Federal Labor has abandoned a promise to pump in $200 million to extend light rail to Woden.
However, the federal opposition insists it remains committed to the project and would deliver the more than $130 million which the Morrison government has already allocated.
The Canberra Times can reveal Anthony Albanese has walked back a major ACT funding commitment which his predecessor Bill Shorten took to the 2019 election.
Mr Shorten had promised to set aside $200 million in his first budget toward the second stage of the ACT government's light rail network.
But Mr Albanese isn't taking that commitment to the May 21 election.
An Albanese government would deliver on the $132.5 million allocated in the 2021-22 budget to extend light rail from Alinga Street to Commonwealth Park.
A federal Labor spokesman restated the party's commitment to the project.
"The only reason light rail exists in Canberra is because of the commitment and investment of the Labor Party," he said.
"Not only did ACT Labor commit to the initial funding for the project when the Canberra Liberals fiercely opposed it, [but] at a federal level Labor has also consistently supported budget funding to extend the project.
"To ensure that the light rail project continues to be delivered, we need a Labor government federally that can work constructively in partnership with the ACT government."
The spokesman said federal Labor would help ensure that the project continued to "meet the transport needs of Canberrans for many years to come".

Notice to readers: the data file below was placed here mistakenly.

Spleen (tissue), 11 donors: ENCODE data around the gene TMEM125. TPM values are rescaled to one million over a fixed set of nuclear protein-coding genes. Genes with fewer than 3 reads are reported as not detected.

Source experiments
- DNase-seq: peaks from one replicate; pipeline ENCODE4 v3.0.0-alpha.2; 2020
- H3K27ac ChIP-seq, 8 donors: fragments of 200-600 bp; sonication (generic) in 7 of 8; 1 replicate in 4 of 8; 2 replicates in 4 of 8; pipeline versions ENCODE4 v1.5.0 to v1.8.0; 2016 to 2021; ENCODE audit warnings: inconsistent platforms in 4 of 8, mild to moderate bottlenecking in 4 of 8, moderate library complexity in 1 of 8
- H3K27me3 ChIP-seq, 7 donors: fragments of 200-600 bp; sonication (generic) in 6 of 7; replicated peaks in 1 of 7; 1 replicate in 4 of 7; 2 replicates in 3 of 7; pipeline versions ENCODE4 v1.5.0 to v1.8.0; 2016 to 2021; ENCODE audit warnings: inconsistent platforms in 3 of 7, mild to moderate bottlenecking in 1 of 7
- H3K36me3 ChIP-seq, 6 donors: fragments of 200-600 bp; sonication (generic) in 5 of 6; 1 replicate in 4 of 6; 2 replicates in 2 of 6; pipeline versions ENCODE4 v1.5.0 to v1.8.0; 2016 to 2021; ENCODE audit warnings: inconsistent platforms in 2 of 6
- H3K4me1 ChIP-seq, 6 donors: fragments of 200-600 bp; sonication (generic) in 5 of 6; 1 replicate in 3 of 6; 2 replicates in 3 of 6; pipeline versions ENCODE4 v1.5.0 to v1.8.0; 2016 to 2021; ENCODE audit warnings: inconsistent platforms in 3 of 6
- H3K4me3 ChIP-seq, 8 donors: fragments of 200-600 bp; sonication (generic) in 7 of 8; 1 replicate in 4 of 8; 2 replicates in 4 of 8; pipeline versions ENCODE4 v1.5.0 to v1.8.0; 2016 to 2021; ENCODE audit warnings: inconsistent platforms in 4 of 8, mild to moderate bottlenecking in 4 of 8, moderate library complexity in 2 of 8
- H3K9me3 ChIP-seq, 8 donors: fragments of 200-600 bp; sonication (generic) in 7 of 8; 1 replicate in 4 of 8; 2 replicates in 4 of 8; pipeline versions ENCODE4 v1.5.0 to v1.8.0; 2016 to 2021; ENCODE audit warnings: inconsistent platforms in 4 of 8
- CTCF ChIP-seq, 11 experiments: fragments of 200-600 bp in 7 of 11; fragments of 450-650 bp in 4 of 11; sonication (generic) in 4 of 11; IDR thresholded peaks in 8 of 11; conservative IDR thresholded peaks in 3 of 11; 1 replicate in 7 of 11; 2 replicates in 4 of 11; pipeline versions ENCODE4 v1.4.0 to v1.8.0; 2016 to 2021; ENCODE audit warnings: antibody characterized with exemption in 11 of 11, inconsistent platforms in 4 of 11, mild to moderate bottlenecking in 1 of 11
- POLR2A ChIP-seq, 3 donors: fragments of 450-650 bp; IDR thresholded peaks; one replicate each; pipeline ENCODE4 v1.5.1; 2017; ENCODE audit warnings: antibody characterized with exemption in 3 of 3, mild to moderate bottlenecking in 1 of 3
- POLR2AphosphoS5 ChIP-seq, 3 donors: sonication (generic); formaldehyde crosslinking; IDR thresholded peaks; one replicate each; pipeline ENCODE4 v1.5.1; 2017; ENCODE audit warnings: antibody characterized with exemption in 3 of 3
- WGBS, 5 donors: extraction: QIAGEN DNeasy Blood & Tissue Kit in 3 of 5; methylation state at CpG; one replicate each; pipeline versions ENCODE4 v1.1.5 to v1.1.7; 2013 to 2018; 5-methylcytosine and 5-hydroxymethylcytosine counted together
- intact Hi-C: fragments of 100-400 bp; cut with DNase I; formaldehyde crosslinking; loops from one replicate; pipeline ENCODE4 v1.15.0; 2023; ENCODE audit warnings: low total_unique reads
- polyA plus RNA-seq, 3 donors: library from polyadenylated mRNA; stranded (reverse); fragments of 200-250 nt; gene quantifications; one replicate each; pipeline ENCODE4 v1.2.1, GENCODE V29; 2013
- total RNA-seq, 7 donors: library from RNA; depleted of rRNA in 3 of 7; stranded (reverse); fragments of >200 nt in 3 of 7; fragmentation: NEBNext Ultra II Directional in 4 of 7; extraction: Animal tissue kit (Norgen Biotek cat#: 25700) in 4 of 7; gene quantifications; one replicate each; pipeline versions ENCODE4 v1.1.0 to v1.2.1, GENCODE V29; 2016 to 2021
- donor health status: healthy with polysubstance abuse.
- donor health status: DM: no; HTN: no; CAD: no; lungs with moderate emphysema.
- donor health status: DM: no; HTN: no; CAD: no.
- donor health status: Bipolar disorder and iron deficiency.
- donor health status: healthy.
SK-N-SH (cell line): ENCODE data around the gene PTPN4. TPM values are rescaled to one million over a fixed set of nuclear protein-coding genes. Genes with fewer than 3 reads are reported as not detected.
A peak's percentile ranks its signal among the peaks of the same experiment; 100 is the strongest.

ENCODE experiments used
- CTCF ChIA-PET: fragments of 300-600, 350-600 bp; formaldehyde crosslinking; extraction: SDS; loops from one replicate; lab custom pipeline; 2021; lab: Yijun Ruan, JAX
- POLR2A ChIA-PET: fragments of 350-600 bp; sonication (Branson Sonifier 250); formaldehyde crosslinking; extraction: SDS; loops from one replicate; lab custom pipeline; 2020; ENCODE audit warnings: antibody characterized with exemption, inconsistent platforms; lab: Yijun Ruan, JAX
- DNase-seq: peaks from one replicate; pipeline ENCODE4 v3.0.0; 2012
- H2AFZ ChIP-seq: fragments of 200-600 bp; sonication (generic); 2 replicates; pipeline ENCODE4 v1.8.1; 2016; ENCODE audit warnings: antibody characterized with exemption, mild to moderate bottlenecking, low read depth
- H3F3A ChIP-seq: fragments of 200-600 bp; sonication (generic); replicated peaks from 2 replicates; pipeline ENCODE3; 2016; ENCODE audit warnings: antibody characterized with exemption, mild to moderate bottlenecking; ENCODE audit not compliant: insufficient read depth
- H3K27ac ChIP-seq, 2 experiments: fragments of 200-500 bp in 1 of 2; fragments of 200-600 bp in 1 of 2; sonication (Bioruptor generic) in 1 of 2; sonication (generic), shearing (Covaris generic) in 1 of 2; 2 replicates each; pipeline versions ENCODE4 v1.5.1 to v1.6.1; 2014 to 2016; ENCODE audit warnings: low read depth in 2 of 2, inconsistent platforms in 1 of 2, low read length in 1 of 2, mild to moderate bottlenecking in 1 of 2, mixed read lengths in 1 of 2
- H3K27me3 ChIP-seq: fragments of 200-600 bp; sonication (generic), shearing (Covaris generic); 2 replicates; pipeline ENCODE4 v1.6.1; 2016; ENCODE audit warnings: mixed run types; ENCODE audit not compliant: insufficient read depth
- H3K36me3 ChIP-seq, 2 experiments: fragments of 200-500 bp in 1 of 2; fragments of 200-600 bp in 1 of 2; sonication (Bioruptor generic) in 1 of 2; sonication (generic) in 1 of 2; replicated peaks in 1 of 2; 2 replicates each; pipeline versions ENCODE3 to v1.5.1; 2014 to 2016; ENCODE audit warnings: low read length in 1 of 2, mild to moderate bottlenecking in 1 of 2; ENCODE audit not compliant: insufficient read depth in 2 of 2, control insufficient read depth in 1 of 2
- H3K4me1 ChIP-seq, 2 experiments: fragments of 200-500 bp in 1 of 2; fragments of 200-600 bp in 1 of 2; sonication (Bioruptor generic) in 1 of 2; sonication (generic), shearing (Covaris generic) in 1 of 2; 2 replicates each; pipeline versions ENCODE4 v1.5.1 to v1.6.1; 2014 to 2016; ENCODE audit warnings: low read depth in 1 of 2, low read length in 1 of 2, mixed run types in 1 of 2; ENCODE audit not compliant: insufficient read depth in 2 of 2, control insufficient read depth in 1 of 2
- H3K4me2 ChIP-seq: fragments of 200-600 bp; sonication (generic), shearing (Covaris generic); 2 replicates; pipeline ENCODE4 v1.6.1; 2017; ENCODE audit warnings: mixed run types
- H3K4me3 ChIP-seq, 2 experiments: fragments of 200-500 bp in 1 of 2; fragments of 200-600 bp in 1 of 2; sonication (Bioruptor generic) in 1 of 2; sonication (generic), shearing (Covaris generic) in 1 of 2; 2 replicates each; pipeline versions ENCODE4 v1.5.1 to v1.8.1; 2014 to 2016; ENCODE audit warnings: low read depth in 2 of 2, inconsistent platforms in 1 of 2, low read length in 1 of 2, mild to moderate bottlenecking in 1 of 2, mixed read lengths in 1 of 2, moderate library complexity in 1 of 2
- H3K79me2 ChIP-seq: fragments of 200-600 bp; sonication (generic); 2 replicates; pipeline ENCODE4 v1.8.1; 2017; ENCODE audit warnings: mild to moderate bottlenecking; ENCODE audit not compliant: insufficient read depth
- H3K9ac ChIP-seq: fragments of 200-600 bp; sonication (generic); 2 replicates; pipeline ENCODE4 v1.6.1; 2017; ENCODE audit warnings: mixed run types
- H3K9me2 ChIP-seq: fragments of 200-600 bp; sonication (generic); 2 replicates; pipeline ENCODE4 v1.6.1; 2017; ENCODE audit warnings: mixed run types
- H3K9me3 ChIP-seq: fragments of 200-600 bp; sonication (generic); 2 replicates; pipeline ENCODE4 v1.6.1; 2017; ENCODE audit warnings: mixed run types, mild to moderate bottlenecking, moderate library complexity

ACT Transport Minister Chris Steel was asked directly if the Barr government had lobbied federal Labor to match Bill Shorten's $200 million pledge.
Mr Steel didn't respond to the question, instead attacking the Coalition for short-changing the ACT on infrastructure spending.
Liberal senator Zed Seselja again defended the federal government's record, pointing to its $2.1 billion worth of investment in the nation's capital.
The Coalition has pumped in funding for a number of projects linked to the light rail network, including $68 million for stage one and $6 million for the Mitchell light rail stop.
Federal Labor on Wednesday pledged $10 million toward a "youth foyer" at the new Woden CIT, which would provide accommodation for students at risk of or experiencing homelessness.
The foyer would provide beds for up to 20 young people at a time.
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